After six years as executive vice president and provost, Steven Leslie will be stepping down from his position to return to the College of Pharmacy in August.
“For the past six years, Provost Leslie has been an indispensable partner in transforming the academic life of The University of Texas,” President William Powers Jr. said in a blog post Friday. “He has guided our deans and vice provosts with a steady hand and a vision that encompasses all aspects of this vast university.”
Powers appointed Leslie, then dean of the College of Pharmacy, to the vice president and provost position in 2007. Leslie has a doctorate in pharmacology and toxicology, and in his former position conducted research on topics that included alcohol’s effect on the brain. He joined the University as an assistant professor in 1974.
M. Lynn Crismon, dean of the College of Pharmacy, said in an e-mail that the college is excited to see Leslie return as a professor.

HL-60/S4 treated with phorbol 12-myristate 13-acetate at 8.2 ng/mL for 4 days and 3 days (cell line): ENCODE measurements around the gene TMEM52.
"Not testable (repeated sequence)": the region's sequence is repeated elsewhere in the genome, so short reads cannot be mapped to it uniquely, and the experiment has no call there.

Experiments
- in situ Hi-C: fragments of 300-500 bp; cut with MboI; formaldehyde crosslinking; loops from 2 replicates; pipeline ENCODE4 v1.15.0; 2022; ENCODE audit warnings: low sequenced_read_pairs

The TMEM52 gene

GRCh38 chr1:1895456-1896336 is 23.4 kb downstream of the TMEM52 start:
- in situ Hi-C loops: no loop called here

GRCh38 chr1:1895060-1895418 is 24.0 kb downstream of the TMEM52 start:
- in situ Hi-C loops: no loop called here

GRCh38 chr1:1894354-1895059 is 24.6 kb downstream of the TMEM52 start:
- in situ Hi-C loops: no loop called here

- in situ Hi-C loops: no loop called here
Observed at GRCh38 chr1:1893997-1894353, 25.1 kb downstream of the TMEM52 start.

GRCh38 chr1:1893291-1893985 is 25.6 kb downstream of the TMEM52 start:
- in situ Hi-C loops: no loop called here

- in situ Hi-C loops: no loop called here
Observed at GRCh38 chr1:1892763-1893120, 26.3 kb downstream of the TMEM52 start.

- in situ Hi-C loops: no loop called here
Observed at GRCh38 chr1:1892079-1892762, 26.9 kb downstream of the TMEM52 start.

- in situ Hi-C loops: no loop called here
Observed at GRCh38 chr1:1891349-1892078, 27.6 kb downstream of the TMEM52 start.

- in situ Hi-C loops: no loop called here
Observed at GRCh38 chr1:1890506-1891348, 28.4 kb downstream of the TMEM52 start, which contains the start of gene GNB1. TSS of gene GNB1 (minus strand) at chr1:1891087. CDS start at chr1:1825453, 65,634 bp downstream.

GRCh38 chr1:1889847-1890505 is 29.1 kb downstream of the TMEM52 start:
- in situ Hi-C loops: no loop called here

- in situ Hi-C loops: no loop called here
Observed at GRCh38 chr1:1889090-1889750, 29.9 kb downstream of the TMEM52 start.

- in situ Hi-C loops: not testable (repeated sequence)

“Dr. Leslie was a great provost, and it was my honor to serve as a dean under his leadership,” Crismon wrote. “We welcome him back to our college, and we look forward to him contributing positively to the mission of the College of Pharmacy.”
In his role as provost, the top academic post at the University, Leslie reported directly to the president and oversaw all 18 college deans and more than a dozen other senior academic posts. More recently, he led the early planning stages of UT’s new medical school. The provost’s office is in charge of deciding the new dean’s salary and overseeing the $1.2 million set aside for medical or surgery faculty salaries this year. A new dean has not yet been hired.
The UT System Board of Regents voted last May to provide $25 million annually toward the medical school and an additional $5 million for the first eight years for equipment.
Michael Morton, president of the Senate of College Councils, said Leslie has been a continuous advocate for students.
“Throughout his tenure, Provost Leslie has been a strong supporter of students and has worked constantly to strengthen the University academically,” Morton said. “He’s been an absolute pleasure to work with, and I know he’ll continue to play an important role on campus.”
Published on February 11. 2013 as "Univeristy provost of six years resigns".